• Series: Kinsey Millhone Alphabet Mysteries (Book 9)
  • Mass Market Paperback: 352 pages
  • Publisher: St. Martin's Paperbacks; Reprint edition (December 2, 2008)
  • Language: English
  • ISBN-10: 0312945264
  • ISBN-13: 978-0312945268
  • Product Dimensions: 4.2 x 1 x 6.7 inches
  • Shipping Weight: 5.6 ounces (View shipping rates and policies)
  • Average Customer Review: 4.5 out of 5 stars  See all reviews (214 customer reviews)
  • Amazon Best Sellers Rank: #59,045 in Books (See Top 100 in Books)

More About the Author

New York Times-bestselling author Sue Grafton is published in twenty-eight countries and twenty-six languages--including Estonian, Bulgarian, and Indonesian. Books in her alphabet series, begun in 1982, are international bestsellers with readership in the millions. And like Raymond Chandler and Ross Macdonald, Grafton has earned new respect for the mystery form. Readers appreciate her buoyant style, her eye for detail, her deft hand with character, her acute social observances, and her abundant storytelling prowess. She has been named a Grand Master by the Mystery Writers of America (2009) and is a recipient of the Ross Macdonald Literary Award (2004).

Sue Grafton has been married to Steve Humphrey for more than thirty years, and they divide their time between Montecito, California, and Louisville, Kentucky, where she was born and raised. Grafton, who has three children and four grandchildren, loves cats, gardens, and good cuisine.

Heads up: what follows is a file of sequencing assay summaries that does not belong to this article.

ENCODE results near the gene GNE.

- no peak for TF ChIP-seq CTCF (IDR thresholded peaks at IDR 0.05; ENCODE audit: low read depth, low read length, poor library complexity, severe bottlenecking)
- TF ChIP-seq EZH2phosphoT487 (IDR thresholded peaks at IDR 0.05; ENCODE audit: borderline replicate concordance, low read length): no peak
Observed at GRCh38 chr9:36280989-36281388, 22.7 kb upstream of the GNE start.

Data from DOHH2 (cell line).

Customer Reviews

Most Helpful Customer Reviews

25 of 26 people found the following review helpful By A Customer on August 3, 1997
Format: Hardcover
"I" is also for impressive, interesting and intriguing.
Sue Grafton's ninth book in the Kinsey Millhone series is all these and more.
In this installment, Kinsey is asked to take over the investigation of the five-year-old Isabelle Barney murder.
David Barney, Isabelle's second husband, was tried and acquitted of her murder. Now he's being sued for wrongful death, and it is Kinsey's job to find evidence that implicates David in the murder.
That turns out to be easier said than done. Kinsey finds out that there are a lot more people who would have liked Isabelle dead than just David. Her employer, her ex-husband, her ex-husband's wife, her best friend and even her sister all held grudges against Isabelle.
Kinsey clearly has her hands full with this one. Everyone is a suspect. Slowly but surely, she puts all the clues together and finds the killer.
This novel is almost identical in style to the other Kinsey Millhone books and that is what makes it so good. Grafton is smart enough to find a formula that works and stay with it. It's a basic mystery story with enough twists, turns and characters to keep it interesting.
The characters in this novel are part perfection and part hindrance. Grafton paints them vividly -- my favorite is Curtis McIntyre, the ex-con who tries more than one to pick Kinsey up. They are more than supporting players.
But, while the characters are wonderfully created, the abundance of them may confuse some readers. I had a little trouble remembering who was married to whom and who was doing what when Isabelle was killed. I was so interested, though, that I flipped back through the pages to find out what I needed to know. Some people may not think it's worth the trouble, however, and give up.
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17 of 19 people found the following review helpful By David Chaumette on January 14, 2001
Format: Mass Market Paperback